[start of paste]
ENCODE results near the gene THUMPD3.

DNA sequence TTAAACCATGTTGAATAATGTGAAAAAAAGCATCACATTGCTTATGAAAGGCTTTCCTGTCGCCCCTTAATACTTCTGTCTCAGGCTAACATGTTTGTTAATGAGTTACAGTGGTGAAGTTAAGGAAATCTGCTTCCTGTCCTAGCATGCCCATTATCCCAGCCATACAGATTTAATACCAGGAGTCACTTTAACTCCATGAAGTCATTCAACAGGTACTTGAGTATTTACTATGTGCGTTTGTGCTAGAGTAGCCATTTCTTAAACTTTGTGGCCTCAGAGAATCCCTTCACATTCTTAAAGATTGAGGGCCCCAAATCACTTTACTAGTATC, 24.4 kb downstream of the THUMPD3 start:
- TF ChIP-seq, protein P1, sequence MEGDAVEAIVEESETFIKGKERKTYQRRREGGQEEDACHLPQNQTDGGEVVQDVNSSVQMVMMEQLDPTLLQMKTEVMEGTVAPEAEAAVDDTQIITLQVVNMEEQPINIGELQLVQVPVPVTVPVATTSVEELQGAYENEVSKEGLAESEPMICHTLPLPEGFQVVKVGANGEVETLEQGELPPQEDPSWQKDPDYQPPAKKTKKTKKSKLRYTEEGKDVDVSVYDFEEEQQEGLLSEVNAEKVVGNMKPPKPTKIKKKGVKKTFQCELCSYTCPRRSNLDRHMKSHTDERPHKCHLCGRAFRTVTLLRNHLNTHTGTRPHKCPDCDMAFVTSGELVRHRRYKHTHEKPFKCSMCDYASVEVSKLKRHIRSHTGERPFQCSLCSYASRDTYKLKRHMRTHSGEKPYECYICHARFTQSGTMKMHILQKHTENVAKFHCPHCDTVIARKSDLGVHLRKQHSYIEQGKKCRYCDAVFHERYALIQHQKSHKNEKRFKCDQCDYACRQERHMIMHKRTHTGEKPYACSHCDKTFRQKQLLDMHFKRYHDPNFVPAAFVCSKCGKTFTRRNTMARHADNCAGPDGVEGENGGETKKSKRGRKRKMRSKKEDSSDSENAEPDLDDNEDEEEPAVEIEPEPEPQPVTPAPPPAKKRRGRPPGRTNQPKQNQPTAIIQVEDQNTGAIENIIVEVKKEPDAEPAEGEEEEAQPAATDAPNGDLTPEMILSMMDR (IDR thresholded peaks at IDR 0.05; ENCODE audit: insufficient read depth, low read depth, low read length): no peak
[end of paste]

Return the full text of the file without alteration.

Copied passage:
ENCODE results near the gene THUMPD3.

DNA sequence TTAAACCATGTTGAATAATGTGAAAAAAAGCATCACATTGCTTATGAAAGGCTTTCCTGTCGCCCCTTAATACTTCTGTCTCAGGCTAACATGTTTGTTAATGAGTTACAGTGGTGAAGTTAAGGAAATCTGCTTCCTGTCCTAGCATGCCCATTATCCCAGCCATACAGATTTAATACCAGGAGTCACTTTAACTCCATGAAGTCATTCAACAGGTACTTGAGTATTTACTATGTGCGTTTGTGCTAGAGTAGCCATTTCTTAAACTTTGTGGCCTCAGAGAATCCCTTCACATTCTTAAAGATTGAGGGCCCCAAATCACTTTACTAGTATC, 24.4 kb downstream of the THUMPD3 start:
- TF ChIP-seq, protein P1, sequence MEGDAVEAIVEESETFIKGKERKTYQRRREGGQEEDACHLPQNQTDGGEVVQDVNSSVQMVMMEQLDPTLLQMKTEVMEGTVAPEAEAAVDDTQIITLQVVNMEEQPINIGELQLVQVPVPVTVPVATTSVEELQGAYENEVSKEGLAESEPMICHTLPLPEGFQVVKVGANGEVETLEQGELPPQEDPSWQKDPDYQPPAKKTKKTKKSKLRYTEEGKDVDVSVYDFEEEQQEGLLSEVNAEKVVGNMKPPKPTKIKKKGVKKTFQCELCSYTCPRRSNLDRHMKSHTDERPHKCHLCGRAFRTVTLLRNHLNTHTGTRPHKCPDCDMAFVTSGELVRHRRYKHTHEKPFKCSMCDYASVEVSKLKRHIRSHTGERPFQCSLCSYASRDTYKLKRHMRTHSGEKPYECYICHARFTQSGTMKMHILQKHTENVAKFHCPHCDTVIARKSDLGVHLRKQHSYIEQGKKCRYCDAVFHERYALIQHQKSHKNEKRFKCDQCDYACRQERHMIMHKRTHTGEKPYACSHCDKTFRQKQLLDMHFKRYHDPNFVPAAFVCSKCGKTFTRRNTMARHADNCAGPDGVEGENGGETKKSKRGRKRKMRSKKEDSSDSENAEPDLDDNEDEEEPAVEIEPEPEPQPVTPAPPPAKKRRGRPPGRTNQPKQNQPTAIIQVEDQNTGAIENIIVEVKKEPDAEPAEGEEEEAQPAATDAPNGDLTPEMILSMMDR (IDR thresholded peaks at IDR 0.05; ENCODE audit: insufficient read depth, low read depth, low read length): no peak